Seriously.  It's not a science, it's a simple language that only has about 45 words.  I never learned Chinese or Swahili, but I think if I moved where those are spoken, I'd learn 45 words in a few days.  Either that, or maybe starve if I couldn't order food. Tongue

It is not a language but an alphabet. [...]

Perhaps it is both.  Here is the "typical QSO:"

"______ de WB8FSV TNX FER CALL BT MY NAME IS JACK JACK BT QTH IS HILLIARD, OH HILLIARD, OH BT UR RST IS ___ BT HW COPY?"
And perhaps on your second transmission:

"______ de WB8FSV TNX ______(name) FOR NICE REPORT BT MY RIG IS A KNWD TS 450 ANT IS A DIPOLE BT WX IS ________ TEMP IS ___ BT HW COPY?"

Note that even when using English characters and not their corresponding morse code sounds, the language can appear to be foreign.  Perhaps that is why we can enjoy basic communications with those around the world, regardless of their native tongues. 

73   Grin
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PA0WV
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« Reply #261 on: August 31, 2014, 09:39:58 AM »

N4OI

you are right,

That are the rubber stamp QSO's, learned by heart at Morse Academy, they proceed nice till  the moment that  at the same speed a question in the native language of the QSO partner is asked. That is the way to influence nature, because then suddenly 5nn changes in  hvy QSB QRM QRN tks QSO cuagn 73 es SK
« Last Edit: August 31, 2014, 09:52:43 AM by PA0WV » Logged

AC2EU
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« Reply #262 on: August 31, 2014, 10:42:11 AM »

N4OI

you are right,

That are the rubber stamp QSO's, learned by heart at Morse Academy, they proceed nice till  the moment that  at the same speed a question in the native language of the QSO partner is asked. That is the way to influence nature, because then suddenly 5nn changes in  hvy QSB QRM QRN tks QSO cuagn 73 es SK

I have had much more abrupt breaks than the above when asking a question. Often I'll get the standard "73 TU DE_________SK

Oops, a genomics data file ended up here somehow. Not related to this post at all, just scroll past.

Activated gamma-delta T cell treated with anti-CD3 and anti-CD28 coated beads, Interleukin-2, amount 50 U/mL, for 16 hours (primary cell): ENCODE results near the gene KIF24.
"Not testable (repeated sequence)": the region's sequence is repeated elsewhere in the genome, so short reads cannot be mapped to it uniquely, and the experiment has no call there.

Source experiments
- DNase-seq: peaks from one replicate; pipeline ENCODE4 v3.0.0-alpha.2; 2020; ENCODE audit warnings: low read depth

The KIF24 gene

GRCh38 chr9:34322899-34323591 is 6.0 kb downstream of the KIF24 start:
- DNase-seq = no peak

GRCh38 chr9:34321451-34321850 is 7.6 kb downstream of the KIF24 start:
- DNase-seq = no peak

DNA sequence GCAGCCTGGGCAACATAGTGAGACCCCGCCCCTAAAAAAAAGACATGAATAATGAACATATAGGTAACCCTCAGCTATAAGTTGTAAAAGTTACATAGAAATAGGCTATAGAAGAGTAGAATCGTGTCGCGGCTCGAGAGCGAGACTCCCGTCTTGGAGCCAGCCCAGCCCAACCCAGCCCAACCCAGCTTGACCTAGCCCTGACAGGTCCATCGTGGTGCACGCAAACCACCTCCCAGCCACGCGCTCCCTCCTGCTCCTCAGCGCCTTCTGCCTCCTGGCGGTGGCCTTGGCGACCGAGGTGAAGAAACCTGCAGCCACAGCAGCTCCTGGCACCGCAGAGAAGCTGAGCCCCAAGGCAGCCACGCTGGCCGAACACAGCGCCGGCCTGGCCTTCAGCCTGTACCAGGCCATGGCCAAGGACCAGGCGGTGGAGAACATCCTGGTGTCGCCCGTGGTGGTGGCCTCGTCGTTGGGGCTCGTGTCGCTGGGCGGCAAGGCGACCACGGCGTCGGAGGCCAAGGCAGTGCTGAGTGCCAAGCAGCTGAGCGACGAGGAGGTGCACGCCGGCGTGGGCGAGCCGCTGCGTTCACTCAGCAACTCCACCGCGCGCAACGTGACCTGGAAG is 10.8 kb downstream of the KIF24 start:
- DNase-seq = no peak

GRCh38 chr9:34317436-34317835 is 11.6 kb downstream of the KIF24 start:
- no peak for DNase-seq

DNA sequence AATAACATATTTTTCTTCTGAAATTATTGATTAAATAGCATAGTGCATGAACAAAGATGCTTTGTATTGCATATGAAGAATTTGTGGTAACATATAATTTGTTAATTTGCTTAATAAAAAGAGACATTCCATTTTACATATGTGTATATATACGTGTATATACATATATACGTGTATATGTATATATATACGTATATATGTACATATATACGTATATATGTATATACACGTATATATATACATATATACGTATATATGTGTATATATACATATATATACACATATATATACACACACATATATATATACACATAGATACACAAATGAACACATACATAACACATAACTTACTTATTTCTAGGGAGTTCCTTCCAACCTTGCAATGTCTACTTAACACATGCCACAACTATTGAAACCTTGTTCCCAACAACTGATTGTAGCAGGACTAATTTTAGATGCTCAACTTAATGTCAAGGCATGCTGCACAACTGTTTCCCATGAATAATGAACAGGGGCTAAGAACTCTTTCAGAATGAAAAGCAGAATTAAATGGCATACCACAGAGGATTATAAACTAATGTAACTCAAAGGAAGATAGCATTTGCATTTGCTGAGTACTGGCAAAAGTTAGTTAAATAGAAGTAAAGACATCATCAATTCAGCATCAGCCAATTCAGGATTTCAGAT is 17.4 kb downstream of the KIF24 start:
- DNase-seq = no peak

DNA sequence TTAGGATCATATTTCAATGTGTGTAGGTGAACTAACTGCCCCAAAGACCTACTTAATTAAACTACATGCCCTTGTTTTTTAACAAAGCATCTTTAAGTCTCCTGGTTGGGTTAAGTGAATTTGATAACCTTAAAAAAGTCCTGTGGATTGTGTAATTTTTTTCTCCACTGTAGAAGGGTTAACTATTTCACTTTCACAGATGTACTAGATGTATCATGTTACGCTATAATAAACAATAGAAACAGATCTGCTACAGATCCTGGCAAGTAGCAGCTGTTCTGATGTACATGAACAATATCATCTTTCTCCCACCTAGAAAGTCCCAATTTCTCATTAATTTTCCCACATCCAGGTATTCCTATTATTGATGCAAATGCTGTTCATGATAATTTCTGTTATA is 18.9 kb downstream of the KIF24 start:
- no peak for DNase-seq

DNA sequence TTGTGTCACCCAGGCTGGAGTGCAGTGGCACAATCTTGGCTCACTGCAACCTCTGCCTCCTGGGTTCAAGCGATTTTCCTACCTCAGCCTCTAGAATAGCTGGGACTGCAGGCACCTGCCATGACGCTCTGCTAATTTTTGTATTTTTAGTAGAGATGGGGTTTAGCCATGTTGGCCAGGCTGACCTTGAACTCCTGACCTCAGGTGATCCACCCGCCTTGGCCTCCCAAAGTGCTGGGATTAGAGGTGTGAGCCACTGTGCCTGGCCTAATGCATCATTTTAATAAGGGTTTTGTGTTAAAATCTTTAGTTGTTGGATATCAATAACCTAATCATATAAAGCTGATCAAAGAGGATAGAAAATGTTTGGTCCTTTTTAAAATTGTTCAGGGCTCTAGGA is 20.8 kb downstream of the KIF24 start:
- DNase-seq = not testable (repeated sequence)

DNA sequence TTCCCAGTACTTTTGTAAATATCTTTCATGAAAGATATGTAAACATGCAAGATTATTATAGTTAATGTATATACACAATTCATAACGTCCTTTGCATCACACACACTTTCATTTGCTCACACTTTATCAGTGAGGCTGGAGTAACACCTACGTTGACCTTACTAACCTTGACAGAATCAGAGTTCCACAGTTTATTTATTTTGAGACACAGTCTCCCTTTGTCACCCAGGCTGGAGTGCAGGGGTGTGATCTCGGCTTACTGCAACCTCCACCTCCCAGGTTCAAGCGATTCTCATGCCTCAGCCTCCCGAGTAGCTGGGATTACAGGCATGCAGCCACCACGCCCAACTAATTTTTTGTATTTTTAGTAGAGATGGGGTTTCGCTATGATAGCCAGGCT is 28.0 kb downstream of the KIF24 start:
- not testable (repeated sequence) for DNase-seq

as if I didn't ask a question!
However, if the other Ham doesn't understand very much English, what else can he do?
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KB1WSY
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« Reply #263 on: August 31, 2014, 11:00:40 AM »

I think that the past few posts on this thread pertain to the skill of operating CW, as opposed to learning Morse code.

The boilerplate QSO abbreviations and customs aren't so much a language and more a kind of subset of English, a patois if you like. Actually, it's not even a subset of English because it contains abbreviations such as DE (French) and ES (which I suppose is Latin or Spanish, I have no idea).

If you throw in all the Q-signals, various other common pieces of shorthand, and some remnants of the Phillips Code and railroad telegraph abbreviations, you end up with an interesting and fun subculture. "Learning Morse code" doesn't even begin to encompass that stuff, but it's a necessary precondition!

In a former life, I was a wire-service journalist and we still used remnants of that stuff in our internal service messages, even though we were using teletype/computer equipment. For instance, "30" and "95" -- for newcomers, "30" means "end of message" and "95" means URGENT. We also used a lot of telegraphese, such as "UNWANT STY" (we don't need a story) or "UPSEND LEDE" (please send an update). Not to mention the classic DOWNHOLD (spend less money!). These were left over from the days when telegraph offices charged by the word!

Every service that used CW developed its own fascinating dialect!

« Last Edit: August 31, 2014, 11:08:27 AM by KB1WSY » Logged
PA0WV
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« Reply #264 on: August 31, 2014, 11:35:30 AM »

Yes OK, I got the point.

BTW 'es' is not from Spanish but it is the railroad code for the ampersand &, a non existing character in international Morse code.

And oh yes, 55 is introduced by the Germans short after WW2. They say it is meant to be 'success' (MANY POINTS in a contest) but another tale tells that it is introduced because HH (Heil Hitler) was not longer allowed to be used as greetings in a QSO.
So now the neo's have introduced 88 (YES 88) cuz H is the eighth character in a..z Kind of Caesar encryption.

Quote
AC2EU
However, if the other Ham doesn't understand very much English, what else can he do?

Yes but I wrote, that I asked a question in his NATIVE language. So the point is they are able to make a rubberstamp QSO with name and QTH sent twice, wide spaced  and slow, and that's it. Morse Academy and the 5 wpm FCC  exams promoted/ stimulated that, I suppose.
« Last Edit: August 31, 2014, 12:04:06 PM by PA0WV » Logged

AC2EU
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« Reply #265 on: August 31, 2014, 02:28:30 PM »



Quote